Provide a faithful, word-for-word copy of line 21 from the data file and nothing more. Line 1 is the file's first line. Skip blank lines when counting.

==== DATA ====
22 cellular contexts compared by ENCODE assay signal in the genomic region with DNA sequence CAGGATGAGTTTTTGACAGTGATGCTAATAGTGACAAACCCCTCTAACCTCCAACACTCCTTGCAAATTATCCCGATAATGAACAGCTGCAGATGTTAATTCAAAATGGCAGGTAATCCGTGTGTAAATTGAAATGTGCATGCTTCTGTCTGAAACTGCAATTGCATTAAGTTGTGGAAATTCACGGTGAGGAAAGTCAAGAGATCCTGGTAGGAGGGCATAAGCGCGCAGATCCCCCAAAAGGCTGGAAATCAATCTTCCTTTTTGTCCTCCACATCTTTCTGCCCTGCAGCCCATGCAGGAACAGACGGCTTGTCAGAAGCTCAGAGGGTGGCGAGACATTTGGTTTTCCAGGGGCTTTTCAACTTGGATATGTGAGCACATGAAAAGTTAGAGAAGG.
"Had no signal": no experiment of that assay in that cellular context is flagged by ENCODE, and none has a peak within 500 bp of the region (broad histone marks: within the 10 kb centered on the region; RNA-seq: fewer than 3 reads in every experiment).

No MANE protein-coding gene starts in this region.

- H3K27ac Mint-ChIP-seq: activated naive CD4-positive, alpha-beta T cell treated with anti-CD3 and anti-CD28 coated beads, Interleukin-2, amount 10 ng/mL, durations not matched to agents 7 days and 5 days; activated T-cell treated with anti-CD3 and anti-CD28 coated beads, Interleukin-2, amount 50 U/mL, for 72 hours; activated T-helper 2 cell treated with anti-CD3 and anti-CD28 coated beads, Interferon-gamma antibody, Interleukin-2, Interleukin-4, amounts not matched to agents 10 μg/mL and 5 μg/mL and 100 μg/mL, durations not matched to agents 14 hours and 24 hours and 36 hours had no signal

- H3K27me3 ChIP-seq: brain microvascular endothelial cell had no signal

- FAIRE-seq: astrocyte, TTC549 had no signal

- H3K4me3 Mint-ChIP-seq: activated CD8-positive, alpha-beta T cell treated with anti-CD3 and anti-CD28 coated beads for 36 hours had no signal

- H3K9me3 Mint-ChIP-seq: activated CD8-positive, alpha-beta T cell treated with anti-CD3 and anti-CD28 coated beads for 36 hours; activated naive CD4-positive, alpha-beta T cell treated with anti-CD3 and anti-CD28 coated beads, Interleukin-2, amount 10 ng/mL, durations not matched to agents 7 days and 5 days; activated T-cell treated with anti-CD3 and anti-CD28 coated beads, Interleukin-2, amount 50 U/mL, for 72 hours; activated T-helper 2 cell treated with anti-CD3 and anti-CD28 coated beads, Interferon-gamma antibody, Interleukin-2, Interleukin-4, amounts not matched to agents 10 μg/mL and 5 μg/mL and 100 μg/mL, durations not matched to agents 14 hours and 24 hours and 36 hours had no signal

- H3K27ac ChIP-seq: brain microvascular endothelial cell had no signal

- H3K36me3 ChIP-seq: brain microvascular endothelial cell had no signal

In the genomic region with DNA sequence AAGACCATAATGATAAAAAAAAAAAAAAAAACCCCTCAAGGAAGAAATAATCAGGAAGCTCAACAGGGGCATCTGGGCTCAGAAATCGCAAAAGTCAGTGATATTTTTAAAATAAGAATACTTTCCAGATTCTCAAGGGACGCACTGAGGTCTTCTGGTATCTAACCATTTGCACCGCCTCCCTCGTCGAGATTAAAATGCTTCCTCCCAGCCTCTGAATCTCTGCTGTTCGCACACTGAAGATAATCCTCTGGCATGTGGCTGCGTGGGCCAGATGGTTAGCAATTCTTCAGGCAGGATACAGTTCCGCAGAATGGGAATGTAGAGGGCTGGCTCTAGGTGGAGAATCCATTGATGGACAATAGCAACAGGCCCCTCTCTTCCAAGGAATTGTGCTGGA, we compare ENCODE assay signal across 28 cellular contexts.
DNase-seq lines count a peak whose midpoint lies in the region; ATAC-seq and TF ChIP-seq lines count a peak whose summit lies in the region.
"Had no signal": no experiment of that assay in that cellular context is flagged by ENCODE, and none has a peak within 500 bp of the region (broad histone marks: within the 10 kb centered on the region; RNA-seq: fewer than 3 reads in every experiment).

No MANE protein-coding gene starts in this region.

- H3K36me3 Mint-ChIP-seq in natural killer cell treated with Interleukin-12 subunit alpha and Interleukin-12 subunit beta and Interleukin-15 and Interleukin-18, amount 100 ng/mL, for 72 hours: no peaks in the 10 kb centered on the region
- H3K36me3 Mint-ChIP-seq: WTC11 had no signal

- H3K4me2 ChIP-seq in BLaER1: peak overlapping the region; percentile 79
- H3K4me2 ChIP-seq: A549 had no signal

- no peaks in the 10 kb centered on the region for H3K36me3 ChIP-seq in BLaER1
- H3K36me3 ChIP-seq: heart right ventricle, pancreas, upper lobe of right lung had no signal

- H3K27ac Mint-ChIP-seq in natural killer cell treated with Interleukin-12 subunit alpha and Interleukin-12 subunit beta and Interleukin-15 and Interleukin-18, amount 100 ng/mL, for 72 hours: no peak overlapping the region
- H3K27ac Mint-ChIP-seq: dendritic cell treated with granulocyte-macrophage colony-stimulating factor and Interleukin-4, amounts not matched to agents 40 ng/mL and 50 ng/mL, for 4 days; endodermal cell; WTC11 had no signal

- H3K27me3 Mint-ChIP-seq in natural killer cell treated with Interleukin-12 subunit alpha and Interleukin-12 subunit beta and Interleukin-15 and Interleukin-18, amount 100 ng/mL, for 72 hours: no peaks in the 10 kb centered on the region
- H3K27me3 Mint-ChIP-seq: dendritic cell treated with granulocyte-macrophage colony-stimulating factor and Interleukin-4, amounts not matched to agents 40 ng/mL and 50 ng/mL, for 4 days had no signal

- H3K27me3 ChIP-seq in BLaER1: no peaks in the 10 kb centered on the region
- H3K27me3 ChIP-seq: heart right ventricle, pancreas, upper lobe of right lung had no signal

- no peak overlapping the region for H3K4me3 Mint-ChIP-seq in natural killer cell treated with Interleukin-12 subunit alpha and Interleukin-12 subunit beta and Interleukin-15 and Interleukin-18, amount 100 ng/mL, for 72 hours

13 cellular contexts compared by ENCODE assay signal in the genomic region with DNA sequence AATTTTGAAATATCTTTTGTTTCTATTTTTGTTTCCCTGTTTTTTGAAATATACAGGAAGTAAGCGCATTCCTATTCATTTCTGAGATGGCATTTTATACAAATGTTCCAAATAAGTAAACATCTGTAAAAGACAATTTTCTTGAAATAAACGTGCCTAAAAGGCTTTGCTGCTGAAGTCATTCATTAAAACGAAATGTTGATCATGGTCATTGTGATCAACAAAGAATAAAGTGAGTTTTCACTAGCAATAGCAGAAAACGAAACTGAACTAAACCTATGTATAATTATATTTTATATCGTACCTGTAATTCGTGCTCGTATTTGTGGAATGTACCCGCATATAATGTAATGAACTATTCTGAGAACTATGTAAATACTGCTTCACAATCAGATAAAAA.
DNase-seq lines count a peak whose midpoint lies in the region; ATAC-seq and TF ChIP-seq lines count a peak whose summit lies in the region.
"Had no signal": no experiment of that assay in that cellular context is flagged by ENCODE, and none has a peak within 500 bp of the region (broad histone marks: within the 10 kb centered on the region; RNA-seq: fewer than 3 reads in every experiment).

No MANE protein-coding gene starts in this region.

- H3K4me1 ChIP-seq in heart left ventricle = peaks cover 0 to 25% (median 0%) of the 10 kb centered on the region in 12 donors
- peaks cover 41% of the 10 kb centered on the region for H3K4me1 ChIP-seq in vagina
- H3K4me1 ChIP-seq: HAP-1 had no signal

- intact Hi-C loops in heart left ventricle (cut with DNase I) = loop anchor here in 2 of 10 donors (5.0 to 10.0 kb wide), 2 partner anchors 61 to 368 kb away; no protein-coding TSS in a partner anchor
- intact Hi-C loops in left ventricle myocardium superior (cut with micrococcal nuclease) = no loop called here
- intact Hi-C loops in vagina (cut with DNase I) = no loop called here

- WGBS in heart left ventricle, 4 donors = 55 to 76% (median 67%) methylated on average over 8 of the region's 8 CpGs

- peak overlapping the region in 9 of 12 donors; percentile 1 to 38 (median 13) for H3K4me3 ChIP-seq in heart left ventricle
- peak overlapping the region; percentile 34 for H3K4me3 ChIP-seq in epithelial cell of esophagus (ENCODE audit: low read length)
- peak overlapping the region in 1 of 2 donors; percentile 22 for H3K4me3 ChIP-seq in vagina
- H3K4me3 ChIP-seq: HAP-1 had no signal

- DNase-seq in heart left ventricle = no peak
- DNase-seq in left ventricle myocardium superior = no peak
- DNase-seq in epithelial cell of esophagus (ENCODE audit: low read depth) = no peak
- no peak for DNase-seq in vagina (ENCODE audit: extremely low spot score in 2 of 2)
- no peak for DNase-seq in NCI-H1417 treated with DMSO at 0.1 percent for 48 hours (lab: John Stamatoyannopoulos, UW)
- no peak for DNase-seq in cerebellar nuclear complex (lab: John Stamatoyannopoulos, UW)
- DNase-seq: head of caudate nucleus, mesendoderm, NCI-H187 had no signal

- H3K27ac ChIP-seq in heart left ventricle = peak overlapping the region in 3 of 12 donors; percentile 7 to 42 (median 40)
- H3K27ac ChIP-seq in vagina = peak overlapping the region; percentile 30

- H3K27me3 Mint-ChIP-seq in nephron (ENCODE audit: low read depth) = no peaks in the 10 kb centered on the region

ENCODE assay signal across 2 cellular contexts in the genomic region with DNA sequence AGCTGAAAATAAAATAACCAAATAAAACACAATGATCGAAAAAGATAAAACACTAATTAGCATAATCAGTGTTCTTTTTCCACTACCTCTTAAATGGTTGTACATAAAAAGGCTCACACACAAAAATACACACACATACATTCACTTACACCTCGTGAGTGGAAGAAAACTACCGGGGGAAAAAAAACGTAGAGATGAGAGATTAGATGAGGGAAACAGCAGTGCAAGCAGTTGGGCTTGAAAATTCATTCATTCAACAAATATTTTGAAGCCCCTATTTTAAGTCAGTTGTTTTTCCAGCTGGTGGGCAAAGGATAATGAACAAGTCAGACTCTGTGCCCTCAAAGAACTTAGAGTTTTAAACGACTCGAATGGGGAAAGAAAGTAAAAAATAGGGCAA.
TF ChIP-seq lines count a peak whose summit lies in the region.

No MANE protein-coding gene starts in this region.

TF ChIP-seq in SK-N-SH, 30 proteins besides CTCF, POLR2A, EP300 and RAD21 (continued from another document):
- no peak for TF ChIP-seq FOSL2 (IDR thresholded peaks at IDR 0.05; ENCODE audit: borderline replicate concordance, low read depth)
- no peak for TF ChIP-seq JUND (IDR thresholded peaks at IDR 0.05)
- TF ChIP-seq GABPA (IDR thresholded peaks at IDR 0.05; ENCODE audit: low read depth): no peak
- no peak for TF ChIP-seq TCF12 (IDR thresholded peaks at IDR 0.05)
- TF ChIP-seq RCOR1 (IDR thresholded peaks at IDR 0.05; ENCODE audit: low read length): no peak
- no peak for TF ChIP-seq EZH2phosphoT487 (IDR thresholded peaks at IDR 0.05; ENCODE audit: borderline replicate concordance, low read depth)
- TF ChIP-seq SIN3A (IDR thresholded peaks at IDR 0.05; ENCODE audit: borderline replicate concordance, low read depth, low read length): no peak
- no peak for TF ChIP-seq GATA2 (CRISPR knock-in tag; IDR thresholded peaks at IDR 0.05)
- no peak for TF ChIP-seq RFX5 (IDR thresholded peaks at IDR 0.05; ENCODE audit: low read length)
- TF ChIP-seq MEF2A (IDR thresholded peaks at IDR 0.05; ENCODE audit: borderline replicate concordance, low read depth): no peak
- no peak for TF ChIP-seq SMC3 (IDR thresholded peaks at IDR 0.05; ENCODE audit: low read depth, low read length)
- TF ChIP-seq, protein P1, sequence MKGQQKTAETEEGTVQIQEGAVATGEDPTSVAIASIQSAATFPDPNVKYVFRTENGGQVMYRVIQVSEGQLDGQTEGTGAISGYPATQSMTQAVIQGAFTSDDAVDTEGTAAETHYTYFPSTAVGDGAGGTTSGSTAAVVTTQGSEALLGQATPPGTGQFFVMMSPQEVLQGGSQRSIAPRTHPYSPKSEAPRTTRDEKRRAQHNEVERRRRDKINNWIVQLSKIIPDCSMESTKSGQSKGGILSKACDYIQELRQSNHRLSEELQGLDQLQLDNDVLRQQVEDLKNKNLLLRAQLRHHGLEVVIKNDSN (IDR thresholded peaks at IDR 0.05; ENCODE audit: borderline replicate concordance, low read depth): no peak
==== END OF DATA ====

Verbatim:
- H3K27ac Mint-ChIP-seq in natural killer cell treated with Interleukin-12 subunit alpha and Interleukin-12 subunit beta and Interleukin-15 and Interleukin-18, amount 100 ng/mL, for 72 hours: no peak overlapping the region